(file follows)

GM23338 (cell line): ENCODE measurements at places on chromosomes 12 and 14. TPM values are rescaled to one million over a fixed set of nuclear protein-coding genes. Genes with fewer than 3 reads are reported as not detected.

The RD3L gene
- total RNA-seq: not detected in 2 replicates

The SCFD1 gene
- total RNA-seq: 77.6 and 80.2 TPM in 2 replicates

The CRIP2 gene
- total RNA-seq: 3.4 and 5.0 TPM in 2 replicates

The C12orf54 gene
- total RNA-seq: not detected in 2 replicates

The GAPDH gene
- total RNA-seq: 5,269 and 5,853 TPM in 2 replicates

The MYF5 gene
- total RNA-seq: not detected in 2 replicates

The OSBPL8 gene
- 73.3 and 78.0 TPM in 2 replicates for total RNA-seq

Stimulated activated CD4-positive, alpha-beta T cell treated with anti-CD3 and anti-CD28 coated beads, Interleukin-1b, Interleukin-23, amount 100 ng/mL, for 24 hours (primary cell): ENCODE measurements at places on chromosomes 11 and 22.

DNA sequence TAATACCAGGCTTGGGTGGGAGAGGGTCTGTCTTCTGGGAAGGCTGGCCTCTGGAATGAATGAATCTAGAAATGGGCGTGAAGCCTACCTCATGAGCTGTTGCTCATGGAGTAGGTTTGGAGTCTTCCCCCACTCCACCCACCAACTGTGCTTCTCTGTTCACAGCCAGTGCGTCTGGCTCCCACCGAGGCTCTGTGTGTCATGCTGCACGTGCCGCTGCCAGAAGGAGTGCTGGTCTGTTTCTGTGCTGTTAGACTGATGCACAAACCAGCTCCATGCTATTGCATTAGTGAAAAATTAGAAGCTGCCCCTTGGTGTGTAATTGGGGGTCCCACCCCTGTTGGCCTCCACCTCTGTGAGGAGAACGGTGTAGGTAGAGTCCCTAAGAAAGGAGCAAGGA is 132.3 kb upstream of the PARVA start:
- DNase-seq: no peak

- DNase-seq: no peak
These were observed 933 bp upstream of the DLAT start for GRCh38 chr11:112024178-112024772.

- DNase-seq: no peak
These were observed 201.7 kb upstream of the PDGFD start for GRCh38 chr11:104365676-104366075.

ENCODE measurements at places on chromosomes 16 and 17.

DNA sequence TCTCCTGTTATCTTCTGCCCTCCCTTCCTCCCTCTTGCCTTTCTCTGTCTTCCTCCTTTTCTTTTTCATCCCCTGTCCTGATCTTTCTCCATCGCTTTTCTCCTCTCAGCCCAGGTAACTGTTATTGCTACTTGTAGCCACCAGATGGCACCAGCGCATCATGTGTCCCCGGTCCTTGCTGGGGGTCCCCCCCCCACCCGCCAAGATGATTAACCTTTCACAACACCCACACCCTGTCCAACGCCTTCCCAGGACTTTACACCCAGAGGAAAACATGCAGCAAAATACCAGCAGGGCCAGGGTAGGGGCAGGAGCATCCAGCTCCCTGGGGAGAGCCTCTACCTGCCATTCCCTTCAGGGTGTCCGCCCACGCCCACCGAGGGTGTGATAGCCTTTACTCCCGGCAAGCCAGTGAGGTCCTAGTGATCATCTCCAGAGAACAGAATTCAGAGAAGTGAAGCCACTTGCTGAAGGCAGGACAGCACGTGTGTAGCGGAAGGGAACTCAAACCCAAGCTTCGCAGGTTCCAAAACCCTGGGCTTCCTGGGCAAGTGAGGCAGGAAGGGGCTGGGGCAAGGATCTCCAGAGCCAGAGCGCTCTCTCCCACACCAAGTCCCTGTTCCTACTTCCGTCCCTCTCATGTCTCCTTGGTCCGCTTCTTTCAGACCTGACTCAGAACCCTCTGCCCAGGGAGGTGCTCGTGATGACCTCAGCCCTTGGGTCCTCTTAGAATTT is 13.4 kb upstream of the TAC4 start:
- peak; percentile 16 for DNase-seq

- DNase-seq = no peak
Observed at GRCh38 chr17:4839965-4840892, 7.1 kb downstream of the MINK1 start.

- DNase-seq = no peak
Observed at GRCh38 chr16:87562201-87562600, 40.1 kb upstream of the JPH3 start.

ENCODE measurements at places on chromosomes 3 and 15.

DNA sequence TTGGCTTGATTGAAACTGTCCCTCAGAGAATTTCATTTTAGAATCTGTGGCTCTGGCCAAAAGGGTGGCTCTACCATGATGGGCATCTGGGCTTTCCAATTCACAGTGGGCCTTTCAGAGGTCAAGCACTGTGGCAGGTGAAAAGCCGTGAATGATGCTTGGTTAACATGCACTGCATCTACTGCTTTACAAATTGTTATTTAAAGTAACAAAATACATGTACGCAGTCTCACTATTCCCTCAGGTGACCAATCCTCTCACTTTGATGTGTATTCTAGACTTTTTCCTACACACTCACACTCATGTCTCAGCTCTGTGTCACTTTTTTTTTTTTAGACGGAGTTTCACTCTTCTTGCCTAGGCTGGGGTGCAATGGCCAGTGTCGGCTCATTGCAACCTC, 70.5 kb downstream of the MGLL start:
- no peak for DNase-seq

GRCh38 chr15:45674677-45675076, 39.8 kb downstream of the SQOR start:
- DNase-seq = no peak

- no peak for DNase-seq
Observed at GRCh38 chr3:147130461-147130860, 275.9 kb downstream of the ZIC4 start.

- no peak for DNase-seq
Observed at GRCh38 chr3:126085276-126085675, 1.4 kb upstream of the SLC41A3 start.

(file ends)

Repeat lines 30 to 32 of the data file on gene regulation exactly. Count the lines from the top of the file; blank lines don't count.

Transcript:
ENCODE measurements at places on chromosomes 3 and 15.

DNA sequence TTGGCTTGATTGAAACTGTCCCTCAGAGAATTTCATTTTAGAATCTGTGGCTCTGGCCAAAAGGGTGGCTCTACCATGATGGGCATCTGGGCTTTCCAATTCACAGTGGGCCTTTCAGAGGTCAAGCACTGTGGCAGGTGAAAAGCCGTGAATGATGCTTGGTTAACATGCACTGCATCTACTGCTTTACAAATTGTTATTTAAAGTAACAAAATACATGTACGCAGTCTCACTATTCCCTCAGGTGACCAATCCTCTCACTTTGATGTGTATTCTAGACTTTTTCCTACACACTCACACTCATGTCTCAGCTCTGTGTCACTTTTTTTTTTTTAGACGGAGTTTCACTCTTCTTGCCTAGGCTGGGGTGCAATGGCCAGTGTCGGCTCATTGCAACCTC, 70.5 kb downstream of the MGLL start:
- no peak for DNase-seq